|Treatment of Fear-Related Aggression in a Dog During Veterinary Visits: A Case Study|
|Melanie R. Cerone. Canine Behavior Consulting, Newtown Square, PA, United States
An 18-month-old neutered male Rottweiler with significant fear-related aggression during veterinary visits was referred for training by the medical director of a large veterinary clinic. The dog had been discharged from two prior veterinary clinics for serious aggression and was unable to receive routine care despite muzzling, sedation, and restraint.
Six systematic operant and classical conditioning training plans were used to modify the dog’s emotional response and behavior during veterinary care. Following training, the dog was a calm, cooperative participant in his medical care. He received a physical examination, vaccinations, treatment for an ear infection, and blood draw without sedation or restraint. Fear and stress for the dog, as well as the risk of injury to veterinary staff, were significantly reduced as a result of treatment.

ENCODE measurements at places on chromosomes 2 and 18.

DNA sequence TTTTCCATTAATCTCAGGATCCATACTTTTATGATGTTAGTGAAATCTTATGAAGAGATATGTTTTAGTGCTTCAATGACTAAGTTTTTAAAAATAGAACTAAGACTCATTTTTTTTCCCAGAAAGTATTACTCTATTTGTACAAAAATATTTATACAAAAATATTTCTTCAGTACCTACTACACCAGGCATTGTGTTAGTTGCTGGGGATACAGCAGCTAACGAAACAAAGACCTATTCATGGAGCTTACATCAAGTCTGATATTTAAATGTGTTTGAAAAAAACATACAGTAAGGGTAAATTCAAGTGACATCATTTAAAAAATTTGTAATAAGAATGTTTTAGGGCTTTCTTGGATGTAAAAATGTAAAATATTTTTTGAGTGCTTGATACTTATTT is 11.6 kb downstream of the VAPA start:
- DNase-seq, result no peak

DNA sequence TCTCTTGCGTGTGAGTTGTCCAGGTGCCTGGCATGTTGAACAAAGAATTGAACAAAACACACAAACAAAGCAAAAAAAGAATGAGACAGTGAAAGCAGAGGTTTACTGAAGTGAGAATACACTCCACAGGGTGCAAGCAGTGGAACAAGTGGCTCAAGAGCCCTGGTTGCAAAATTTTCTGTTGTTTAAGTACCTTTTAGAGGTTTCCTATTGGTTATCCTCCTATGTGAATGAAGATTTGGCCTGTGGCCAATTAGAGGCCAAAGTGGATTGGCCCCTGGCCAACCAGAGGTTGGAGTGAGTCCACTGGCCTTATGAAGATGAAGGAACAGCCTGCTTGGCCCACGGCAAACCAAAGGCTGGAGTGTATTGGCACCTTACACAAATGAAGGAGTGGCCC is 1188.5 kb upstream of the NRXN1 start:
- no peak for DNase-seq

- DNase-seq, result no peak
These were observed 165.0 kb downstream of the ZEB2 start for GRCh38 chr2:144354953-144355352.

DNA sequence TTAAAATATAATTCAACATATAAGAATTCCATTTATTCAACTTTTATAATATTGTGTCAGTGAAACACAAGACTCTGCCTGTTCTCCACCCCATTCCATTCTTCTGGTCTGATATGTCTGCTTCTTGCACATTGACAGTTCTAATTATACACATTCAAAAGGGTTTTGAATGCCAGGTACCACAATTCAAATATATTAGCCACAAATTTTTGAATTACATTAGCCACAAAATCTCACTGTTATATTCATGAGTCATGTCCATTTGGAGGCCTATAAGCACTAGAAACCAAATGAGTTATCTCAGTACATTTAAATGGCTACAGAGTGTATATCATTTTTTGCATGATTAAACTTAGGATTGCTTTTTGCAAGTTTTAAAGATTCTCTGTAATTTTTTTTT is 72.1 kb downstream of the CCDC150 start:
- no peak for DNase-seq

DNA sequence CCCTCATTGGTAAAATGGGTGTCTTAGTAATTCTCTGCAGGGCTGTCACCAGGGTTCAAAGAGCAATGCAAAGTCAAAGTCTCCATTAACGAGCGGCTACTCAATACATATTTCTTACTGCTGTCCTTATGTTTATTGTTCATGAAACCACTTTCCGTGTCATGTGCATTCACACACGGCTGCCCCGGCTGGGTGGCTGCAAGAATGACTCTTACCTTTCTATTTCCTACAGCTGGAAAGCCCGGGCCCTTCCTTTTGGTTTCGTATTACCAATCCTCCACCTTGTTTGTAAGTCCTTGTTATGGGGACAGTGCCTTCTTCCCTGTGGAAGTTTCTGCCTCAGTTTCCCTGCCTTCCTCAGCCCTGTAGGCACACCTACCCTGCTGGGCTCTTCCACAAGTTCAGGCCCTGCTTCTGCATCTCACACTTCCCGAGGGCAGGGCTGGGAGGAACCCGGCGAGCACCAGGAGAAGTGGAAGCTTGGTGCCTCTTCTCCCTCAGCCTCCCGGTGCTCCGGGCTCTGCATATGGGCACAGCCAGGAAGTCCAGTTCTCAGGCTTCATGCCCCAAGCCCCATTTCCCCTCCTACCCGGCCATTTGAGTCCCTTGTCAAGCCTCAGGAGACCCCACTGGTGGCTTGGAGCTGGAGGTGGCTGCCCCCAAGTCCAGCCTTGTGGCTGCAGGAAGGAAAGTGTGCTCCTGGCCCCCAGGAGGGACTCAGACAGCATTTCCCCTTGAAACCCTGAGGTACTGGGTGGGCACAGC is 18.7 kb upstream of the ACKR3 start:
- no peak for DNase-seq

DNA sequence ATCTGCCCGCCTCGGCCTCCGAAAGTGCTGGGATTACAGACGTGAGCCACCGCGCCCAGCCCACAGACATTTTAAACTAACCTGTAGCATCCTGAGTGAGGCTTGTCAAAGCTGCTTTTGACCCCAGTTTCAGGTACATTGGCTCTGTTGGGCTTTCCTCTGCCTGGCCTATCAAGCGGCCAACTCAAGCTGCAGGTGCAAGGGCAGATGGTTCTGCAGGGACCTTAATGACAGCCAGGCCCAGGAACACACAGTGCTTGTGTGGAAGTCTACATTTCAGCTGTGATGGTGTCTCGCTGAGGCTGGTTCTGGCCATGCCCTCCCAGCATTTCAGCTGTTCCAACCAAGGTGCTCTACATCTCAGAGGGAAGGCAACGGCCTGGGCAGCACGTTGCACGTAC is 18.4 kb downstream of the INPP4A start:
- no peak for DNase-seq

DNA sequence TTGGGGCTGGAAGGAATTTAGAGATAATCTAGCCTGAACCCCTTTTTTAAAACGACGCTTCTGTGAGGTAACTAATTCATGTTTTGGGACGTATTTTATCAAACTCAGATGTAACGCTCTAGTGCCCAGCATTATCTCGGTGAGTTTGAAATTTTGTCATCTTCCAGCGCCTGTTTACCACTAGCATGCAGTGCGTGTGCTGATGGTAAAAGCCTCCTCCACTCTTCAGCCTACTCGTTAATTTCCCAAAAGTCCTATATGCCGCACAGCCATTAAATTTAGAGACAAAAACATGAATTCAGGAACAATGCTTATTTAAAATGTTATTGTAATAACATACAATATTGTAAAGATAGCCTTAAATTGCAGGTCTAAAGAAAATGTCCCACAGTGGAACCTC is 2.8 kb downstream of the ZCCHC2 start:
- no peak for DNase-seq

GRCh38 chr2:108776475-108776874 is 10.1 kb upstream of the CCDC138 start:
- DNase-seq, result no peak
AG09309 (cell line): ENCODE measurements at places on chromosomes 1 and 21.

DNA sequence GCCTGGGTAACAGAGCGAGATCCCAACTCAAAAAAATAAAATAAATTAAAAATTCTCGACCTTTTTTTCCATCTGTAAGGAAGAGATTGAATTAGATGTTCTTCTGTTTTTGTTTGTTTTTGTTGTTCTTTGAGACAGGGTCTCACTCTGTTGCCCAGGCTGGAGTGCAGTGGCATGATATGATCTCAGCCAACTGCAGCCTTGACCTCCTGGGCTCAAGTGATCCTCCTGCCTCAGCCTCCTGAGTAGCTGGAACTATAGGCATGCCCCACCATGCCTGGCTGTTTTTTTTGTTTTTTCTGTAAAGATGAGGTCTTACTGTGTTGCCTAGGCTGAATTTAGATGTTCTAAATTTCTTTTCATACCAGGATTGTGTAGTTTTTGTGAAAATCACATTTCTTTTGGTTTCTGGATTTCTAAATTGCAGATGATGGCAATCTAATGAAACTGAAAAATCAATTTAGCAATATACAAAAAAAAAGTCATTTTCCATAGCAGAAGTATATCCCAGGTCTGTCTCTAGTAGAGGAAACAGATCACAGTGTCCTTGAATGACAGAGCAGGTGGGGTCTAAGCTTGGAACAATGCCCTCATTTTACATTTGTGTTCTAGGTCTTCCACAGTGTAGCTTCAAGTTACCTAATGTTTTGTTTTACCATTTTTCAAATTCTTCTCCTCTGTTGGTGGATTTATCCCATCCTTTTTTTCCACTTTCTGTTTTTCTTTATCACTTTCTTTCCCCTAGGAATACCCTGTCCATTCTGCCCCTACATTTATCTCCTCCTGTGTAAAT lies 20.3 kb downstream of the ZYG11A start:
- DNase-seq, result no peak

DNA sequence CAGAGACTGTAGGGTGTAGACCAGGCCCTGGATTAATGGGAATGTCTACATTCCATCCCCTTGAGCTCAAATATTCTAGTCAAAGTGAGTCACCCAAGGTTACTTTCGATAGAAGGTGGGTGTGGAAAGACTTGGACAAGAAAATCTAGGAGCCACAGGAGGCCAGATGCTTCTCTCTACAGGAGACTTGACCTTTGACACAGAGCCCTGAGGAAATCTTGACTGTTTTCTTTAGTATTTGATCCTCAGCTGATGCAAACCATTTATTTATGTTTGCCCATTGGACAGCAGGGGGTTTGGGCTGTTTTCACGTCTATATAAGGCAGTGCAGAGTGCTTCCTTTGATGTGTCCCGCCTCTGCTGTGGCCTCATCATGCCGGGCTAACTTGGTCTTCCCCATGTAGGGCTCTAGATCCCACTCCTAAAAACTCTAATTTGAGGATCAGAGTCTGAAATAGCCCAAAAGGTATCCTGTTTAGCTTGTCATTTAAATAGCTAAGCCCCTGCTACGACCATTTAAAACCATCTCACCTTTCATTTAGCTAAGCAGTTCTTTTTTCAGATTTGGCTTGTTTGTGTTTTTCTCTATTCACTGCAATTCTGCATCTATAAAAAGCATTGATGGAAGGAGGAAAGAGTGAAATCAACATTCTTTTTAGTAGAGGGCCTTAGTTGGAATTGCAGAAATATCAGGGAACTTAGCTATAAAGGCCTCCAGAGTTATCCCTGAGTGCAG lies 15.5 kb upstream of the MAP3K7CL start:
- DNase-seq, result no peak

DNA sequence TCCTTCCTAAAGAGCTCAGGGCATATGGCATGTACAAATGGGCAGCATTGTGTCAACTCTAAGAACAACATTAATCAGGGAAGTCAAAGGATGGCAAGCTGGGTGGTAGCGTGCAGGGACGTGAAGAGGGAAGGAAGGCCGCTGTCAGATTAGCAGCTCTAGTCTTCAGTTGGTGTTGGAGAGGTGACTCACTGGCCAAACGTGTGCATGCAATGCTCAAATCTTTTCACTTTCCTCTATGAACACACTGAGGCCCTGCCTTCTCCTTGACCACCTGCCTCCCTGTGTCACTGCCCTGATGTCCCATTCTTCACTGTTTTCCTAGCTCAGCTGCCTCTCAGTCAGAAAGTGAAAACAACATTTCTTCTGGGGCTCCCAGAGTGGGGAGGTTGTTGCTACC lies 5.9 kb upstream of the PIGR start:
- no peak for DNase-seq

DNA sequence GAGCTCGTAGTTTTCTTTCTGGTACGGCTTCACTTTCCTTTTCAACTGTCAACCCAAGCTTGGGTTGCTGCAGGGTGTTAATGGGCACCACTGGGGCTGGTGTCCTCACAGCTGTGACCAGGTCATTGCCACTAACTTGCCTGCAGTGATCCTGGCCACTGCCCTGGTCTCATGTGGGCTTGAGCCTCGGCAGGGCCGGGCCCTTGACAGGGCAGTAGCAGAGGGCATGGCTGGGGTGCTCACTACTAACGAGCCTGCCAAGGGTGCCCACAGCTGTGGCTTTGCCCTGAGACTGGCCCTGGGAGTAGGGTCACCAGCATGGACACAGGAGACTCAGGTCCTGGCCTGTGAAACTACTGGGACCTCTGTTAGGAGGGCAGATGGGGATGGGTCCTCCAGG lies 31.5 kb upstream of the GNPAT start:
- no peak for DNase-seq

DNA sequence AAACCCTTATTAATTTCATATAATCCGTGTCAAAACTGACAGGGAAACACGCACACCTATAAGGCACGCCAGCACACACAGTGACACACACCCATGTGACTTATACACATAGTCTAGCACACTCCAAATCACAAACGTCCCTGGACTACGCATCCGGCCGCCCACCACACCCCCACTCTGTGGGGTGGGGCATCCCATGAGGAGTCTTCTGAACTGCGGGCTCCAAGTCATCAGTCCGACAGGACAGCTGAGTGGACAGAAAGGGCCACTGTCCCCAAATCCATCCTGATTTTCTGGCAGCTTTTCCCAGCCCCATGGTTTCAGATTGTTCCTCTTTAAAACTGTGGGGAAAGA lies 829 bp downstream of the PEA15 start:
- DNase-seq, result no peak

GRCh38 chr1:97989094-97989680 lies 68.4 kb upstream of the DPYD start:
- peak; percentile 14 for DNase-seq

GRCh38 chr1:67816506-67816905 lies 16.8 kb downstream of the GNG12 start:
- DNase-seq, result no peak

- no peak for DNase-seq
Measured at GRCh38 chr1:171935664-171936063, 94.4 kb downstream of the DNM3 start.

This case illustrates the efficacy of utilizing well-designed, systematic operant and classical conditioning procedures to modify aggression during veterinary visits. Reducing fear and aggression results in improved access to veterinary care, a lower risk of injury to the dog and caregiving staff, and greater staff and client satisfaction.